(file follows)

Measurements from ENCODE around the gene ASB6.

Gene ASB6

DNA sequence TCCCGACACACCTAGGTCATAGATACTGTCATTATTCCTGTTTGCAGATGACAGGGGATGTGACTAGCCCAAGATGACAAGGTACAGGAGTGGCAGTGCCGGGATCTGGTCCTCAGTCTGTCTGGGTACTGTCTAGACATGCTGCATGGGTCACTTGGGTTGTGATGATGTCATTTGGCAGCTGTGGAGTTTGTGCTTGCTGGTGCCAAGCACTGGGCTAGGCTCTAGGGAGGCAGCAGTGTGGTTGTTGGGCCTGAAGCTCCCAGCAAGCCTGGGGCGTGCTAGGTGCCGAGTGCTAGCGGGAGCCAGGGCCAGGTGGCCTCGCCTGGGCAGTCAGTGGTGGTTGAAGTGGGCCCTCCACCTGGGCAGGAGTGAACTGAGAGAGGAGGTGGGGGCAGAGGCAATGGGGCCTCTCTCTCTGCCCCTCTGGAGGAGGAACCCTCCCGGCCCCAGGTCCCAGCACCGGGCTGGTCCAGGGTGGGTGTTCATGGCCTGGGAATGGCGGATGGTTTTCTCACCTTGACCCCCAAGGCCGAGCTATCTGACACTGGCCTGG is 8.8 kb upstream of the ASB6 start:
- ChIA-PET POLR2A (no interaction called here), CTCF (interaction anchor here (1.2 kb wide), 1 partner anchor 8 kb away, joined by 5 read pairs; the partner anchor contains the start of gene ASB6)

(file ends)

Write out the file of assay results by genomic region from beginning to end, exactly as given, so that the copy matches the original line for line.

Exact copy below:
Measurements from ENCODE around the gene ASB6.

Gene ASB6

DNA sequence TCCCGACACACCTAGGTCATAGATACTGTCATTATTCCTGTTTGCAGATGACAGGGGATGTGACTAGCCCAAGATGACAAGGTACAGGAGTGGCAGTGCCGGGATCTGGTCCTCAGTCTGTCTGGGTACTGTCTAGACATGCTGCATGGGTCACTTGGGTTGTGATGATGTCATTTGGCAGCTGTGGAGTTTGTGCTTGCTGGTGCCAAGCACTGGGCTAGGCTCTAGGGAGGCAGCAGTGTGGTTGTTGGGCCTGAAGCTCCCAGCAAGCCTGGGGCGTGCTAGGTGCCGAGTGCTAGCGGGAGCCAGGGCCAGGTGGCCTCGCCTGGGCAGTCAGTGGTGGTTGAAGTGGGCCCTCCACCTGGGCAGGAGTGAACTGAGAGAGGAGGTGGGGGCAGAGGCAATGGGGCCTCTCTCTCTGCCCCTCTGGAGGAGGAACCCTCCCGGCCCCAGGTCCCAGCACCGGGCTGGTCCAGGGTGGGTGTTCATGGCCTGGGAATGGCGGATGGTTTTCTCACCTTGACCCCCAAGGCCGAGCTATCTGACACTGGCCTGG is 8.8 kb upstream of the ASB6 start:
- ChIA-PET POLR2A (no interaction called here), CTCF (interaction anchor here (1.2 kb wide), 1 partner anchor 8 kb away, joined by 5 read pairs; the partner anchor contains the start of gene ASB6)